Throughout my career, I have personally been held accountable for life-changing sums of money to cover losses sustained by clients who were unable to meet their obligations. Because of such experiences, I don't judge or criticize discount brokers for their margin and liquidation policies, but I think it is important to recognize the unintended consequences.
Brokerages set commission rates based on the perceived risk each client poses. Doing so is necessary for longevity; those that don't assess the risk and reward of being the middleman to a leveraged futures contract won't be in business for long.
While there are some gray areas, most brokerages opt to operate on either a discount commission or a full-service model. A few, such as my brokerage (DeCarley Trading), offer an in-between service. The business model chosen, and more importantly, the commission structure offered to clients, determines how much client risk can reasonably be accepted by the broker for long-term sustainability.
Discount Brokerage Clients get what they Pay for
The lack of commission revenue requires the brokerage to cut corners in either customer service, risk tolerance, or both. Thus, discount brokerages quickly liquidate client positions as a protection mechanism.
Even worse, discount brokers, as opposed to traditional full-service brokerages, have mostly opted to do away with margin calls. This means if a client account becomes overleveraged to the point at which the net liquidation value of the account is less than the the brokerage's required margin, which can be higher than the exchange's required margin, they simply liquidate positions without alerting the customer to their action.
This differs dramatically from the previous business practice of brokerages notifying clients of margin deficiencies and giving them a window of time to react by either trimming holdings, wiring funds, or entering hedging (margin-reducing) positions. To clarify, most traditional commodity brokerages, like mine (DeCarley Trading) still practice a margin call model, but as commissions plunge this type of protocol is becoming less common.
Mass Forced Liquidation Moves Markets
Although I cannot fully explain how or why, Murphy's Law, and years of observation, lead me to believe large number of retail traders run out of money at roughly the same time and price.
Perhaps traders look at charts and price history to assess what they believe would be the worst-case scenario relative to their account size and choose position sizing accordingly. It is not unlike the tendency for traders to put stop losses in the same general area. Thus, it is not hard to imagine a scenario in which the computerized risk systems utilized at discount brokerages to force liquidate overleveraged clients doing so in mass without concern over price.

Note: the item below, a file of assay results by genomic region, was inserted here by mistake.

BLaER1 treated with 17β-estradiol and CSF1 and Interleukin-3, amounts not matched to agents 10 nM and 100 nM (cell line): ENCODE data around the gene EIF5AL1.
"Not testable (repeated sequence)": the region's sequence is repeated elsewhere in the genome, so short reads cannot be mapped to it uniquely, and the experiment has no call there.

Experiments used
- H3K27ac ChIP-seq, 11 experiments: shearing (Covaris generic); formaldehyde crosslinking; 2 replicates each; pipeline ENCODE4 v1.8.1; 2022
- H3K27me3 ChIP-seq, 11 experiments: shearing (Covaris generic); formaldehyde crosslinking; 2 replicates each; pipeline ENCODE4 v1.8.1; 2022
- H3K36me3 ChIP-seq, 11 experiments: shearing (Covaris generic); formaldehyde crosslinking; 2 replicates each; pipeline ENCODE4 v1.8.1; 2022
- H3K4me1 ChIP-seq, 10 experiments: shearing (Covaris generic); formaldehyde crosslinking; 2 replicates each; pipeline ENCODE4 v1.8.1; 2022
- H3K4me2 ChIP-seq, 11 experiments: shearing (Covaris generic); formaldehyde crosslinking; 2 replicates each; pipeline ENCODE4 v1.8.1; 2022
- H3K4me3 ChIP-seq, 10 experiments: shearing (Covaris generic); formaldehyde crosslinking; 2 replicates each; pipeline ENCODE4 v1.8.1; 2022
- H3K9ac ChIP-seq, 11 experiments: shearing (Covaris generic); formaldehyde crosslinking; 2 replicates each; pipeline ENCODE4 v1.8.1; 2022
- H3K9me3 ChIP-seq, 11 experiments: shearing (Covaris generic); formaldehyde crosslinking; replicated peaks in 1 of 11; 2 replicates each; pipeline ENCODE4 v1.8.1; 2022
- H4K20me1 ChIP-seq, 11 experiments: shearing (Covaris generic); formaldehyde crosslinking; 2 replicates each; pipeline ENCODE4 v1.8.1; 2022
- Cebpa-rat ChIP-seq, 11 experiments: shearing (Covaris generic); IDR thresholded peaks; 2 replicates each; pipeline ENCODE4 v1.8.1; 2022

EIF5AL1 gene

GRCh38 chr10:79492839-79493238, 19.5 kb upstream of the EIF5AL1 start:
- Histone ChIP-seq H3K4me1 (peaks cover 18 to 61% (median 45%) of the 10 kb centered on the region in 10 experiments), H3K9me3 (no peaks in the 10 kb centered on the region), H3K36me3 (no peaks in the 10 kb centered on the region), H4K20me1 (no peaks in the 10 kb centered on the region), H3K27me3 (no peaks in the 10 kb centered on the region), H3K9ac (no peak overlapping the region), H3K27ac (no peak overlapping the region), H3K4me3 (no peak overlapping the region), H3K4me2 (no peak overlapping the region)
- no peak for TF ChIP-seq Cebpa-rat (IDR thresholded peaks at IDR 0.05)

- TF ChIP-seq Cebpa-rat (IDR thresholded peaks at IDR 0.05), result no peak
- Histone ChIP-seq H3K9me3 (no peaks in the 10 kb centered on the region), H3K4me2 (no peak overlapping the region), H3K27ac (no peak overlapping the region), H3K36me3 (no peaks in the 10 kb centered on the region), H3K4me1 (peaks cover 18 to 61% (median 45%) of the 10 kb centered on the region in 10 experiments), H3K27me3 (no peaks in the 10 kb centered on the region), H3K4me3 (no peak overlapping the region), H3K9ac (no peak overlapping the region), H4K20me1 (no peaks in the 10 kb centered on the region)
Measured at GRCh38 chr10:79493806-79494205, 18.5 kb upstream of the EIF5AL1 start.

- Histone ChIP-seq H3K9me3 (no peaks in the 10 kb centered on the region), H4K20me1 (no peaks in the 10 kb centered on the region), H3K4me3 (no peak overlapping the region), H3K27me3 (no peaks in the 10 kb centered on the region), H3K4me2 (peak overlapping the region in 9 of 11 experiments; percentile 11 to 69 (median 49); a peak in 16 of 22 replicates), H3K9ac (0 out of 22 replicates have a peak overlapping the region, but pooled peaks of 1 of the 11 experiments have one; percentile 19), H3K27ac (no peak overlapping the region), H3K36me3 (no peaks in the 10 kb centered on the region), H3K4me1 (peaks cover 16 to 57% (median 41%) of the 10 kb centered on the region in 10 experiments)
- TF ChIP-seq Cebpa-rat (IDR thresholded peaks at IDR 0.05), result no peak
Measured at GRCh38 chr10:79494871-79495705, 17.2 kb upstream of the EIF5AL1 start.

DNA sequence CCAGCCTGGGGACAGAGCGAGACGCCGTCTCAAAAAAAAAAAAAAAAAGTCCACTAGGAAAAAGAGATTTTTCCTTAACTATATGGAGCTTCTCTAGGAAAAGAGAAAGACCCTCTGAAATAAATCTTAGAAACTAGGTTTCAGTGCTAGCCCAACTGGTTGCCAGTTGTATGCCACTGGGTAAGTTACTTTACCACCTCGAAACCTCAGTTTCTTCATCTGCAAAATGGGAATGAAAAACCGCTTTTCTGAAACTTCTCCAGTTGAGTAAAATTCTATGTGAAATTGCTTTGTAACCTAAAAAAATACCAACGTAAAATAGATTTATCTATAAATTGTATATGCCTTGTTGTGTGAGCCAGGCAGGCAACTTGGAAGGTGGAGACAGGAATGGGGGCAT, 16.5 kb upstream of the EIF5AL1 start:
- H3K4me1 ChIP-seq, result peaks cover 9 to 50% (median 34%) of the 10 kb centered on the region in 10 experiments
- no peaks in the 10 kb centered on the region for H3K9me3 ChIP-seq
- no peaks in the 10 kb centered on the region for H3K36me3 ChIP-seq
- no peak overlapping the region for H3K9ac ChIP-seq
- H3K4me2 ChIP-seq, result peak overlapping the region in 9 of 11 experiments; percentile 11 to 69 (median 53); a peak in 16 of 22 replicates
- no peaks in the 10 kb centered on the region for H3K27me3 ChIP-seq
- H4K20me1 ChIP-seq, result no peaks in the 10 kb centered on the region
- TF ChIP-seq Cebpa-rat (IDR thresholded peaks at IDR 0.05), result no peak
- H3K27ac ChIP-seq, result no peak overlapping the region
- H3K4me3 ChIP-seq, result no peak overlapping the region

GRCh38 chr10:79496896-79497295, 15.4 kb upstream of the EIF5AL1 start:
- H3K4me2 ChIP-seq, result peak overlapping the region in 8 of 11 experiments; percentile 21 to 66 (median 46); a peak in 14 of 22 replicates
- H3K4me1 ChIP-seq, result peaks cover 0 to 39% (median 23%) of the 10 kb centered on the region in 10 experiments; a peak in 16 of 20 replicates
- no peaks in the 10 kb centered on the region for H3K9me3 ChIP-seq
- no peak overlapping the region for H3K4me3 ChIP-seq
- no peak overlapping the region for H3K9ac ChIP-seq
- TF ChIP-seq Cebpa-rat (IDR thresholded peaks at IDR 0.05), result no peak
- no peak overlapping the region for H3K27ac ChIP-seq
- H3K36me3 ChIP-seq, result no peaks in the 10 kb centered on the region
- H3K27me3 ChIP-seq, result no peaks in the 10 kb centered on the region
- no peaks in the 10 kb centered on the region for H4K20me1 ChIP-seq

The automatic process creates a price vacuum because the market is hit with an overwhelming number of sell orders relative to the available buy orders. The result is a stunning spike lower in prices.
Although the liquidation volatility isn't fundamentally sustainable in the long run, it is capable of ruining the day, year, or lives of retail traders caught on the wrong side.
Overnight Sessions Are Fraught with Blow-Off Top/Bottom Risk Due to Low Liquidity
It is also worth noting that brokerage-induced liquidation often occurs in the overnight session. This is when trading volume is the thinnest, but the risk to brokerage firms is the largest. Consequently, those discount brokers who are not interested in the margin call process are generally active in the overnight session liquidating client accounts. The result is often large and unusual price moves exacerbated by forced liquidation while most people should be sleeping.
Ironically, trend reversals tend to occur in overnight sessions; imagine being blown out of short crude oil trades near $130.00 in the middle of the night only to wake up the next day with prices $10.00 lower and $20.00 lower a few days later. This was likely a reality for many retail traders in mid-2022. That is one of the dozens of examples I've witnessed; traders squeezed out of positions at the worst possible time only to watch the market move in the desired direction without them.
Why Does It Matter?
Those who aren't actively speculating in the markets are probably thinking, "who cares"?
Long-term investors are less concerned about intraday or intraweek or intramonth volatility. Yet, if the price action becomes extreme enough, it might influence buy-and-hold investors to stray from their plan and liquidate holdings in panic. Further, price action in the futures markets affects buy and sell orders that occur in cash markets (both stocks and bonds); in many cases, the repercussions of those reactions persist for months.
An example of this was last year's runaway wheat and crude oil rallies at the onset of the Russian invasion of Ukraine. The seemingly endless runs in commodity prices triggered inflation concerns, which led to unprecedented selling in Treasuries.
In short, these types of futures market liquidation events bleed into investment markets and can cause real pain at the consumer level.